Religious Diversity in Utah’s Dixie

Douglas D. Alder and Karl F. Brooks
History of Washington County

The preponderance of Mormons in Dixie does not mean that other Christian denominations do not exist in Washington County. Roman Catholicism was important in the life of people in Silver Reef when Reverend Lawrence Scanlan built a chapel, hospital, and school there in 1878. Within a decade, however, Silver Reef was a ghost town and Catholicism had to wait eighty years until Bishop Joseph Lennox Federal dedicated a church in St. George on 8 June 1958. Catholic priests served both the Cedar City and St. George parishioners in the 1950s. About fifteen families made up the Dixie core group, but the church services also welcomed tourists. In 1980 the first full-time priest, Reverend James M. Greenwell, was appointed for St. George, leading some eighty families and 250 members. The priests and members of the congregation have actively served the community, including the “snowbirds” who come to spend the winter in Dixie. They have taken on a mission to care for the homeless, destitute, and the ill; and the parish also maintains a thrift shop.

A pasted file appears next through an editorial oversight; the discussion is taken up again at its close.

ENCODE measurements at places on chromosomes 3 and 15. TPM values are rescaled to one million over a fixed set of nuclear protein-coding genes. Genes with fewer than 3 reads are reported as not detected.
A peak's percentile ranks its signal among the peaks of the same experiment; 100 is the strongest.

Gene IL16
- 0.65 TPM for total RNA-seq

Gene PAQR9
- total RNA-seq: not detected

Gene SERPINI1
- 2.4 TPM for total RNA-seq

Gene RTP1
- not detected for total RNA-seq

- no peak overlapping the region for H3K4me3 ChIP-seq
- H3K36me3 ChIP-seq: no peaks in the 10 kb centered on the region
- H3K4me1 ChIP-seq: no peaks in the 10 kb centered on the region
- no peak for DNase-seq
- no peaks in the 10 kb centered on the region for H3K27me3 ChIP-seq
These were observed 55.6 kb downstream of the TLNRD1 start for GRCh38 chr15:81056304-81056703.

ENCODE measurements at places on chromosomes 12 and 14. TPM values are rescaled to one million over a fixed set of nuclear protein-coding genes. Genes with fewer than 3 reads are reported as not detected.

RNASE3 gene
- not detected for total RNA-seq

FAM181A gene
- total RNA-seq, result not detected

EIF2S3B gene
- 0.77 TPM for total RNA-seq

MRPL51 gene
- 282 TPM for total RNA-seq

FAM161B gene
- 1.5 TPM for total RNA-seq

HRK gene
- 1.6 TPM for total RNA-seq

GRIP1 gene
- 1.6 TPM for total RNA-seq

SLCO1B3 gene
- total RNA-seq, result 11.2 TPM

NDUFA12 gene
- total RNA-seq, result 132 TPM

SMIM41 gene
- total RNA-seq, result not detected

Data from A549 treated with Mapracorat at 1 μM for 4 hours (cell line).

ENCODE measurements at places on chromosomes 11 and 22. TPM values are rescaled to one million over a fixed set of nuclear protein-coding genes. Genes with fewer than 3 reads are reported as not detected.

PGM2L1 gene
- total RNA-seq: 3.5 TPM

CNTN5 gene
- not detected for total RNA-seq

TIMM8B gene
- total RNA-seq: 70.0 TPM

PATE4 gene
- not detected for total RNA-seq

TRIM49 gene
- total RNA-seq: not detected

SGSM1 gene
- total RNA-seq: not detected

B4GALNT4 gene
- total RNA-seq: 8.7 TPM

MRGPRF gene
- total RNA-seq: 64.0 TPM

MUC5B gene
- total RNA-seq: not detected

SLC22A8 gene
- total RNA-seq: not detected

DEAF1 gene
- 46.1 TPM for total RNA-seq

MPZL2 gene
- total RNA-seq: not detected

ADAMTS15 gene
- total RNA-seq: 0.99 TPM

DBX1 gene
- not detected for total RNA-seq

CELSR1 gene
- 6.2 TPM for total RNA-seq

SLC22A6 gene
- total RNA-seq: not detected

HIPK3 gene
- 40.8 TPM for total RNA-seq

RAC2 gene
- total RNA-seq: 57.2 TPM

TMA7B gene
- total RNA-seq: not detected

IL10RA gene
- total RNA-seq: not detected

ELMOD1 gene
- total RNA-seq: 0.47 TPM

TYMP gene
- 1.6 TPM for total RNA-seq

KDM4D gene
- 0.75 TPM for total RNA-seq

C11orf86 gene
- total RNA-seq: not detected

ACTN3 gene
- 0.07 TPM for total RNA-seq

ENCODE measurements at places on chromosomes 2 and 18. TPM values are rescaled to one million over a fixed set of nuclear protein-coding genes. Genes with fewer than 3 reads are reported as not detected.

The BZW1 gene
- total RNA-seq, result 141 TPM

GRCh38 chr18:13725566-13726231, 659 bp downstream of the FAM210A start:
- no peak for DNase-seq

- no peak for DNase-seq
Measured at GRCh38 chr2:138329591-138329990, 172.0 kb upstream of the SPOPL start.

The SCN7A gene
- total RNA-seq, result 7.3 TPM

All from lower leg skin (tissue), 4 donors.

Growth of population in the county in the last thirty years has brought Roman Catholics into Dixie, making it necessary to plan for a major expansion of church facilities. With great effort and community support, a fine new church was built on the same site and dedicated in April 1991 by Bishop William K. Wiegand. A spacious social hall was added in 1995. The parish in 1995 counted some 480 families; in addition, there are many visitors who attend the weekly masses. Priests serving the parish have included Father Everett Harman from 1955 to 1965, Father James Coyne from 1958 to 1968, Father George Davich from 1967 to 1970, and Father Francis Kunz, C. M., from 1970 to 1980. Father James Greenwell became the first full-time priest in St. George in 1980. Reverend Paul Kuzy has been the parish priest since 1984.